Application Security, Part 10


The .NET Framework Class Library provides authorization facilities in its System.Security.Principal namespace.  It defines an interface, IPrincipal, that incorporates a method, IsInRole, that one can use for manual authorization checks.  For example, one can construct a GenericPrincipal class that implements the IPrincipal interface for the current user, passing in an array of strings identifying the user’s roles.  Then, within a method, one can call the IsInRole method of the GenericPrincipal class specifying a role for which a user must be authorized in order for certain code to execute, and decide whether to proceed based on whether the specified role is among the array of strings that were passed to the GenericPrincipal constructor.  Furthermore, if one was to assign the GenericPrincipal object to the CurrentPrincipal property of the Thread, then one can also add attributes to methods declaring the names of the roles for which the user must be authorized in order for the method to be executed, and the authorization checks will occur automatically.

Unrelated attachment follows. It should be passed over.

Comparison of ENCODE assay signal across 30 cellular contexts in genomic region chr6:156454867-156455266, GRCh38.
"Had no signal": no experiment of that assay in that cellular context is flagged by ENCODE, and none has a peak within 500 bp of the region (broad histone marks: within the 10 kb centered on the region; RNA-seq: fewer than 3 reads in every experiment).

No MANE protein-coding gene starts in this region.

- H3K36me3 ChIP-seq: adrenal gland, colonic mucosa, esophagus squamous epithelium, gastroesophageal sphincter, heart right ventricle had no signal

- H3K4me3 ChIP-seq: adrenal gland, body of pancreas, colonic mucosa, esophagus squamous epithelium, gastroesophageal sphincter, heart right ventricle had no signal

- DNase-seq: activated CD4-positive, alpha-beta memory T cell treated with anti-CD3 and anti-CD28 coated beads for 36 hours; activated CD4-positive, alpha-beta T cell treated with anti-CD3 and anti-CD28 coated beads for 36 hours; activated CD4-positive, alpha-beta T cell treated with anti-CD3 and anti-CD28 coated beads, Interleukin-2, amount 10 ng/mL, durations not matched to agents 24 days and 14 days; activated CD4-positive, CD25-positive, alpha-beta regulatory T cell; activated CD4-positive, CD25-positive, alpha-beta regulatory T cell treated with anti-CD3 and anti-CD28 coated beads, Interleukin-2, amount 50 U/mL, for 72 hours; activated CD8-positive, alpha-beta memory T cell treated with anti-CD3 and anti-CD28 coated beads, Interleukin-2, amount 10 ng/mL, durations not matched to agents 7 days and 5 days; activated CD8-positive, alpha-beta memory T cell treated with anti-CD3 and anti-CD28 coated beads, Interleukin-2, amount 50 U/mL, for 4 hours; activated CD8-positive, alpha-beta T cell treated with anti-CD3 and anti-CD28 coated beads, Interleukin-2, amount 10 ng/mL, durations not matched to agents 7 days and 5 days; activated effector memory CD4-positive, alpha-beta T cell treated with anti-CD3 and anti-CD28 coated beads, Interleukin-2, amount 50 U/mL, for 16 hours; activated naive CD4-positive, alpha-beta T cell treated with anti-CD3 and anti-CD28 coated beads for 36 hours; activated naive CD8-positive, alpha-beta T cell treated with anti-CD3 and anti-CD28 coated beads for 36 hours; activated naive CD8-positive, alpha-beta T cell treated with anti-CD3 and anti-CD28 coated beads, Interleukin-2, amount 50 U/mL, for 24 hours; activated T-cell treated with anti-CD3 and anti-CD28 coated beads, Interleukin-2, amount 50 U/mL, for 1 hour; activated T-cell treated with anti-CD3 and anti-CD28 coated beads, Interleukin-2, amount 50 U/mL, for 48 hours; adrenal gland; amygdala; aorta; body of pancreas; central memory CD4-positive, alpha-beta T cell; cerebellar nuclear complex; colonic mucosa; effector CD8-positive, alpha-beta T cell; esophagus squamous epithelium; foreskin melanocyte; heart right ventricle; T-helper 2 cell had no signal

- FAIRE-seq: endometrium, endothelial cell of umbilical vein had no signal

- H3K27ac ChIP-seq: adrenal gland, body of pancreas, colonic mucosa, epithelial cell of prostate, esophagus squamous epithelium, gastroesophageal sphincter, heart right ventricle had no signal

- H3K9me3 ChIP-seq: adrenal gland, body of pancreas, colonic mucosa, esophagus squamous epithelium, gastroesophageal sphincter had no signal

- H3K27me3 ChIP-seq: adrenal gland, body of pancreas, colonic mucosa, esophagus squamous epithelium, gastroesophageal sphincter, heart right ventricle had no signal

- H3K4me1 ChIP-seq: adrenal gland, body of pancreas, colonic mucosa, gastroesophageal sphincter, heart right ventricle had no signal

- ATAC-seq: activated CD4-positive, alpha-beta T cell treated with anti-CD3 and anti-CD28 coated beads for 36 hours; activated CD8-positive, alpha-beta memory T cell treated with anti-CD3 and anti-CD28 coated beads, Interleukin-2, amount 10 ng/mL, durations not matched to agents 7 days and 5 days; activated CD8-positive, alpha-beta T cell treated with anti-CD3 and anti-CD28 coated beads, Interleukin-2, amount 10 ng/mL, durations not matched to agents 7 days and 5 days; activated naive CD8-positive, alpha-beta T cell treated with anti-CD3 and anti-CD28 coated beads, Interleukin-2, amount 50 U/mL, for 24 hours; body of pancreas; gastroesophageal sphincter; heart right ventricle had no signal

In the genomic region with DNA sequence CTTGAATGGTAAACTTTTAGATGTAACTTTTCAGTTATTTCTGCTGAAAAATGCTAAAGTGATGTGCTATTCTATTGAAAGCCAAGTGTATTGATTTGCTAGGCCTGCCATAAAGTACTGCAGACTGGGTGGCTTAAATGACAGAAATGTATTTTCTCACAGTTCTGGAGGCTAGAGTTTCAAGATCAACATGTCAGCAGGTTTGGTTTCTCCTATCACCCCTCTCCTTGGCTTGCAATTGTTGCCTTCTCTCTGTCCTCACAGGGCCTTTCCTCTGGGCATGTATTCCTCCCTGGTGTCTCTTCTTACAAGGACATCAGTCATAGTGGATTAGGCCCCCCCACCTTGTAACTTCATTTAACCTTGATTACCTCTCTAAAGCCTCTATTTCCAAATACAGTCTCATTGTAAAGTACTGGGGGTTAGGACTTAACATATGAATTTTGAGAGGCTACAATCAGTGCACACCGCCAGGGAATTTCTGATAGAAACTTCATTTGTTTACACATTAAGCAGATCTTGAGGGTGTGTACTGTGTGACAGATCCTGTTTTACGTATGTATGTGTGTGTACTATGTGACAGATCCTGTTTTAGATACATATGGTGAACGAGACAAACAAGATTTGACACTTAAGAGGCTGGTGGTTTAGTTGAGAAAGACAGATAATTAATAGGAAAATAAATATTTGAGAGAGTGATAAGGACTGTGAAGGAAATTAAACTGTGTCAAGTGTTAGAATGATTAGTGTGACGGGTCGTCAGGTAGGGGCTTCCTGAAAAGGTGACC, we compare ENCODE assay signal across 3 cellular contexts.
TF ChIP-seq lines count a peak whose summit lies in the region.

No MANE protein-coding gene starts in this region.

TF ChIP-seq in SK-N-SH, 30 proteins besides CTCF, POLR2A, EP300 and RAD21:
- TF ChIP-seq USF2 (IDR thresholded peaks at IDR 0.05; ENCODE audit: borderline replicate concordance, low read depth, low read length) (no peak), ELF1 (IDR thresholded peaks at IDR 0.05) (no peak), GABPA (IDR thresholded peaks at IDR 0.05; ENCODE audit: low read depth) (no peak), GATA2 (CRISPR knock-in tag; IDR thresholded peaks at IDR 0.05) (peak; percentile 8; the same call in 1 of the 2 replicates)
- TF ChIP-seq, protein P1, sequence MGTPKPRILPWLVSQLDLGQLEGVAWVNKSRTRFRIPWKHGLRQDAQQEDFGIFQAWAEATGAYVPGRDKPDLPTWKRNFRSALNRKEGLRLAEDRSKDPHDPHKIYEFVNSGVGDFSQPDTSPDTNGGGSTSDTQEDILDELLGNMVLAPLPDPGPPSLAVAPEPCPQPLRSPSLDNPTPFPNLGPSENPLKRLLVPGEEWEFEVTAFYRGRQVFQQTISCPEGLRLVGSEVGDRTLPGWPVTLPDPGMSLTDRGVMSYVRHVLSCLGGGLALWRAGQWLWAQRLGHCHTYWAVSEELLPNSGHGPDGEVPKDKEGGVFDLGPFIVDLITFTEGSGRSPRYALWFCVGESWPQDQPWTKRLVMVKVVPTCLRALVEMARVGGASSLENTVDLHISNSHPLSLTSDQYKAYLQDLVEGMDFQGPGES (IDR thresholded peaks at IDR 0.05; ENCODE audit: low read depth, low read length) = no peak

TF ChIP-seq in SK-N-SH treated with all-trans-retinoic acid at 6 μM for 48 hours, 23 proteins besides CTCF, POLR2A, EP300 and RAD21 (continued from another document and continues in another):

However, the facilities of the .NET Framework Class Library do not include a user interface to administer the roles to which users belong.  The Windows 2003 Authorization Manager provides a user interface for that purpose and the data retrieved from Authorization Manager can be used in the construction of IPrincipal objects. 


 


[This posting is provided "AS IS" with no warranties, and confers no rights.]


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  1. Application Security and Active Directory

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